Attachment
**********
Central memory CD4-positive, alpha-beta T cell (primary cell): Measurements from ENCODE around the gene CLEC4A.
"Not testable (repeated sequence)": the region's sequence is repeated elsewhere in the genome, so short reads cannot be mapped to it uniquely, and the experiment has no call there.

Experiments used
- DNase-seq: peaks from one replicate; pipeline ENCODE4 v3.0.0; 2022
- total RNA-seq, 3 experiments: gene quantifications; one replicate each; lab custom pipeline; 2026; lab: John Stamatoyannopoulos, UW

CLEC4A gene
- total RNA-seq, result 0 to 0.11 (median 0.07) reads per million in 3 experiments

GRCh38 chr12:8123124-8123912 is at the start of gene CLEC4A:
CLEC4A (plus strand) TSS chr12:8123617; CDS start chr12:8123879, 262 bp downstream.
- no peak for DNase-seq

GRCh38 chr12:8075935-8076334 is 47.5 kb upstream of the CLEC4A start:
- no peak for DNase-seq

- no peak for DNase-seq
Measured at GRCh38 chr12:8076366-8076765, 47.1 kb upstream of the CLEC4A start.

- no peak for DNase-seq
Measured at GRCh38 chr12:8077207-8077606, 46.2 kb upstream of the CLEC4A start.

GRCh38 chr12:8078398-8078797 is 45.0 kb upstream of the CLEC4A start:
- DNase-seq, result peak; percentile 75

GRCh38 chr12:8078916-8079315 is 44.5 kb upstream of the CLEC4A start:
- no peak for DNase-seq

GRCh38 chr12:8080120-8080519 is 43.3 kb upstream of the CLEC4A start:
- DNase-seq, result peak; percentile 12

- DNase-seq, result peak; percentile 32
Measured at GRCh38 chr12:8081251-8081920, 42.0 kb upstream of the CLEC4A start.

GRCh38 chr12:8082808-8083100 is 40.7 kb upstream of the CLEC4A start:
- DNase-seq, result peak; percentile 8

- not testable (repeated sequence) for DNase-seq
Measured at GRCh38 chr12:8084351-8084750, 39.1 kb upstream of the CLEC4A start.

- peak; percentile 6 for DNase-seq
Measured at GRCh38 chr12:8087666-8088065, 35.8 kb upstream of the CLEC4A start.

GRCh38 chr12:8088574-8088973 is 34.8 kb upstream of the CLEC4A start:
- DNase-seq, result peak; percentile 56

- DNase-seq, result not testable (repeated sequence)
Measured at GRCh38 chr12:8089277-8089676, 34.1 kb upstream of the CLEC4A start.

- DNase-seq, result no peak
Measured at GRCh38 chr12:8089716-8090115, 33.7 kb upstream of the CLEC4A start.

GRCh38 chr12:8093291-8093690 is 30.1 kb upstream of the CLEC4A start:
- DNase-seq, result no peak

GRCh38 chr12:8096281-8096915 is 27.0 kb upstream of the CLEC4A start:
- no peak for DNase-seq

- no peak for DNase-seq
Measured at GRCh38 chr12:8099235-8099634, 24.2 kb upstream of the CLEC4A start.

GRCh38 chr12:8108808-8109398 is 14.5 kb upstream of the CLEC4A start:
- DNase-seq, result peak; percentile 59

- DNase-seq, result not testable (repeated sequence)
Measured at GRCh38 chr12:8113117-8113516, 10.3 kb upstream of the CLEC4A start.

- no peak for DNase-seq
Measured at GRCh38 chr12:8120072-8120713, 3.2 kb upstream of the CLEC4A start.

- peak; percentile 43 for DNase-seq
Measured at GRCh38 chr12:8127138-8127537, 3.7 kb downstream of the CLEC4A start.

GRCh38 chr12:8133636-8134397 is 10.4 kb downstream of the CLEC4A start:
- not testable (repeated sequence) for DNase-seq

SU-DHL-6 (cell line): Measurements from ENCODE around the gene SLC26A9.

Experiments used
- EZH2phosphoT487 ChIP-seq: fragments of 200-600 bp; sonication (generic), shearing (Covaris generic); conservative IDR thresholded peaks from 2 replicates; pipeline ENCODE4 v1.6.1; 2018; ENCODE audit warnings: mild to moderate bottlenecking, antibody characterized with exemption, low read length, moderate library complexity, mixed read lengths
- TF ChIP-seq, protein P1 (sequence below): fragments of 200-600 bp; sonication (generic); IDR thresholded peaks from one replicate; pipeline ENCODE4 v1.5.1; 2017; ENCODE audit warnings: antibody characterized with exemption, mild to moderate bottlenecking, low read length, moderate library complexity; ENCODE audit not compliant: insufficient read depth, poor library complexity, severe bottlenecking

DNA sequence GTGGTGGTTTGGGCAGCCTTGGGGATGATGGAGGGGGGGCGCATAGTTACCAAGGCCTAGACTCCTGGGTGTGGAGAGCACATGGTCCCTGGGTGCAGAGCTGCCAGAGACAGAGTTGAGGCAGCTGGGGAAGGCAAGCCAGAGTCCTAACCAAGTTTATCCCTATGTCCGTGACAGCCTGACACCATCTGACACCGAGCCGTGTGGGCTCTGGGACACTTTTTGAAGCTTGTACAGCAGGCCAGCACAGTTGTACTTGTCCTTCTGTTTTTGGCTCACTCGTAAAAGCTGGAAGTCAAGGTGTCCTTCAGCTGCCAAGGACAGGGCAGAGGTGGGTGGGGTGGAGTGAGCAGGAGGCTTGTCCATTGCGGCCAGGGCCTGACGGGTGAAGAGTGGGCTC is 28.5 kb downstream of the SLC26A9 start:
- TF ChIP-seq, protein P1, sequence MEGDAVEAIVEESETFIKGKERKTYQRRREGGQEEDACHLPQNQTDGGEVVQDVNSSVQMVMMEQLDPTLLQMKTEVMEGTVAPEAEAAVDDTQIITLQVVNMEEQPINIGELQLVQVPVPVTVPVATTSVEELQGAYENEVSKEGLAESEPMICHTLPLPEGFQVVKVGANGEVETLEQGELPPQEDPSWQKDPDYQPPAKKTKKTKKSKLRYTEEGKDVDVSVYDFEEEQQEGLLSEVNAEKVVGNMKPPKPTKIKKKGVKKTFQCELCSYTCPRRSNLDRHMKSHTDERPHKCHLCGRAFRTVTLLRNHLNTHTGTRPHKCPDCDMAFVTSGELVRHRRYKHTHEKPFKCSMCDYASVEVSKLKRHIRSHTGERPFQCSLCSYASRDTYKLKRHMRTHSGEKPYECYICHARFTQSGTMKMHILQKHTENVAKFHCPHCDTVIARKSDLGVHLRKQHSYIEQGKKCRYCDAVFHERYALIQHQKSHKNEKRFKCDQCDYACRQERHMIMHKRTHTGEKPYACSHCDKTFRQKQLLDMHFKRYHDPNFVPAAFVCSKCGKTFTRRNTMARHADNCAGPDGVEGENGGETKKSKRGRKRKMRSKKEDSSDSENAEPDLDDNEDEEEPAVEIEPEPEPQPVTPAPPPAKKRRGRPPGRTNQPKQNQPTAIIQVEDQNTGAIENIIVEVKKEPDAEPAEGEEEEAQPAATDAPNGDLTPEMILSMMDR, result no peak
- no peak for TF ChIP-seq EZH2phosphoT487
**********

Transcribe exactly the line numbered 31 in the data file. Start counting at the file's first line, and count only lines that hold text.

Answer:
GRCh38 chr12:8088574-8088973 is 34.8 kb upstream of the CLEC4A start: